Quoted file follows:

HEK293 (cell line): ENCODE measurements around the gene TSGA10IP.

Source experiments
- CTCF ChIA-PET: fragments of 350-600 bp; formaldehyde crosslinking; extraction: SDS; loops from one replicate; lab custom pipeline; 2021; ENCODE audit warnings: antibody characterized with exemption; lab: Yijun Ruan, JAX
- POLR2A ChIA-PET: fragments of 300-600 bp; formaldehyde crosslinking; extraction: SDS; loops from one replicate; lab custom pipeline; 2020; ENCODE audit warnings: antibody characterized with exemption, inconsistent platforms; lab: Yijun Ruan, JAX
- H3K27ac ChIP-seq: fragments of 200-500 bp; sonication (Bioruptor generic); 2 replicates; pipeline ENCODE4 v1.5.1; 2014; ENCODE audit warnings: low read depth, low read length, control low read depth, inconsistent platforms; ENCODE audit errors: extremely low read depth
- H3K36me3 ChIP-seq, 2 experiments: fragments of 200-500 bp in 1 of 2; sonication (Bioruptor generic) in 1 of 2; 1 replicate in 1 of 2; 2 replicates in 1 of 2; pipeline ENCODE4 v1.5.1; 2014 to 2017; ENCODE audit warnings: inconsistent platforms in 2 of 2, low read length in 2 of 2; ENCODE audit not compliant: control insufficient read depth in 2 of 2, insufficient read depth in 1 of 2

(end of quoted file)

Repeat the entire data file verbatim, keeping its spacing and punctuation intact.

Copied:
HEK293 (cell line): ENCODE measurements around the gene TSGA10IP.

Source experiments
- CTCF ChIA-PET: fragments of 350-600 bp; formaldehyde crosslinking; extraction: SDS; loops from one replicate; lab custom pipeline; 2021; ENCODE audit warnings: antibody characterized with exemption; lab: Yijun Ruan, JAX
- POLR2A ChIA-PET: fragments of 300-600 bp; formaldehyde crosslinking; extraction: SDS; loops from one replicate; lab custom pipeline; 2020; ENCODE audit warnings: antibody characterized with exemption, inconsistent platforms; lab: Yijun Ruan, JAX
- H3K27ac ChIP-seq: fragments of 200-500 bp; sonication (Bioruptor generic); 2 replicates; pipeline ENCODE4 v1.5.1; 2014; ENCODE audit warnings: low read depth, low read length, control low read depth, inconsistent platforms; ENCODE audit errors: extremely low read depth
- H3K36me3 ChIP-seq, 2 experiments: fragments of 200-500 bp in 1 of 2; sonication (Bioruptor generic) in 1 of 2; 1 replicate in 1 of 2; 2 replicates in 1 of 2; pipeline ENCODE4 v1.5.1; 2014 to 2017; ENCODE audit warnings: inconsistent platforms in 2 of 2, low read length in 2 of 2; ENCODE audit not compliant: control insufficient read depth in 2 of 2, insufficient read depth in 1 of 2